Lets Break it Down Further
Alright I want this whole thing to be as basic as possible, given that some people think this is hard. No, it’s easy. Actually very very easy. So let’s begin our journey through this texture.
The first layer is just a perlin noise pattern, the second is a perlin noise pattern with a zebra-like profile, the final layer adds the thin, noisy grains. That’s our basis for the texture. The point here is that we’re using perlin noise generators to create much of the basic look of it. And by layering them, we achieve the apperance. The rest of the process is coloring the combined noise textures in a way to convey the wood feel.
Here’s how the wood texture looks without its color.
This black and white image can become several things: it can be a bump map or a map for colorization. But we’ll skip that for now and take a look at the core construction of this texture.
The first base layer looks like this a general stretched perlin noise:
Yup. That’s the basis. Now the second layer:
There’s a bit more going on with this layer. You can see the “zebra effect” I’m talking about here clearly. The last layer looks like this:
Alright, so those are the 3 key layers and when combined they basically give you that black and white image map you saw earlier.
Because I’m using Filter Forge, generating these kinds of noise patterns isn’t that complicated. It does take a bit more using programs such as Photoshop though and I encourage you to experiment methods in creating those noise patterns you see above. I figure though, I’ll also make another experimental / tutorial post on how you can make those textures right in Photoshop without 3rd-party-plugins in the near future.
In Filter Forge the node structure would look like this:
Not that hard right? Alright, we can do a little bit of optimization here. Since I know that I can control the profile of the perlin noise patch, I can feed a curve to simulate the threshold node, hence removing 1 step of the process.
It’s really up to you on if you want to do it either way. But of course, the more optimized the faster your filter will run. Pretty simple.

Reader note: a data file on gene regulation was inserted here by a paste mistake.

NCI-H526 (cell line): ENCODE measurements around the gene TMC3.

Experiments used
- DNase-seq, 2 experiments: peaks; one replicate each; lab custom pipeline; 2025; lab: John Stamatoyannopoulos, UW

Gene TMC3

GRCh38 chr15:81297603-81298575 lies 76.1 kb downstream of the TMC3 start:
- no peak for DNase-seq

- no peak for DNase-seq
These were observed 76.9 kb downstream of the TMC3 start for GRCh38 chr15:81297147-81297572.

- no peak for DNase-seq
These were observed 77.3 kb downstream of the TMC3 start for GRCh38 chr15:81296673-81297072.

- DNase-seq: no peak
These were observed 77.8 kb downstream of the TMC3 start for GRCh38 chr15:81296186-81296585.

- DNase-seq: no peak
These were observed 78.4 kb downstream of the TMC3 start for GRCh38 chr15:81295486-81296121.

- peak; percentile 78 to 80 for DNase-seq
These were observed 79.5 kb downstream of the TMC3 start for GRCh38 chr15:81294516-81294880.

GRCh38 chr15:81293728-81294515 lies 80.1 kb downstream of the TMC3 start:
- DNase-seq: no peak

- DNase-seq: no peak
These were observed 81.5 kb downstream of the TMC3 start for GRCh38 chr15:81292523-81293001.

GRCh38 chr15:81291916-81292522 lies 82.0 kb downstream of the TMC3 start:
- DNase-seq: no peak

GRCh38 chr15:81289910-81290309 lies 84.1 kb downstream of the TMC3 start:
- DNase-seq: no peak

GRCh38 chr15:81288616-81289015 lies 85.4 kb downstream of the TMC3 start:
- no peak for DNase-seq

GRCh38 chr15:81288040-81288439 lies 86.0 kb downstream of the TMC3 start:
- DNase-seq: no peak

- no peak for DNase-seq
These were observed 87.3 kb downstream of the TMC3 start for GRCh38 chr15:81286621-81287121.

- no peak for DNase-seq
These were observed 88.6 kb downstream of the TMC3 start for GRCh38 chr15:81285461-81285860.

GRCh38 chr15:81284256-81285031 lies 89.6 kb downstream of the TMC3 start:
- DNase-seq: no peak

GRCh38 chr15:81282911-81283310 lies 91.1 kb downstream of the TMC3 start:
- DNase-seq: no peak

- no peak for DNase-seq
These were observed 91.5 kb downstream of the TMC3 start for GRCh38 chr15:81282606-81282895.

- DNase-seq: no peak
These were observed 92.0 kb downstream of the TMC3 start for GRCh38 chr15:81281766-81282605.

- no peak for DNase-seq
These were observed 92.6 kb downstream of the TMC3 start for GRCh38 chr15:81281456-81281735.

Coloring the texture is super simple. It it only takes 2 components: the profile gradient and elevation gradient.
And that’s really all there is to this texture! I tried to keep this tutorial as simple as possible giving you the really basic idea of how you’d go about producing the look you desire. Of course, if you want more details, you can add more grain, you can add more roughness via the perlin noise components, but ultimately what it comes down to is the layering and breaking it down into those core components. Once you define the basics, you can then move on to create elaborate, detailed textures you want.
Here’s what my wood generator looks like with all the rest of the components and controls.
Sure it’s a little more involved but most of it is just a chain of alternative styles and looks just so I have a bit more control over my end result. You may be looking at this and going “that’s … complex” but really the basic idea hasn’t really changed and the additional chain of components you see get switched on or off by a switch component.
So there you go. A very elementary tutorial / introduction on how you can produce the wood texture from absolutely nothing. By the way, because Filter Forge can make this texture seamless so this can become a nice tiling texture for your 3D scene or object.
If you have any questions or commentary just write as a reply. I’ll try to respond to them and also I may follow up with another post too.
These are honestly quite an eye-sore but that’s more like the fun of it Yup! Super complex fun Artmatic creations. These were edited in ACR, consequently all renders are poster quality.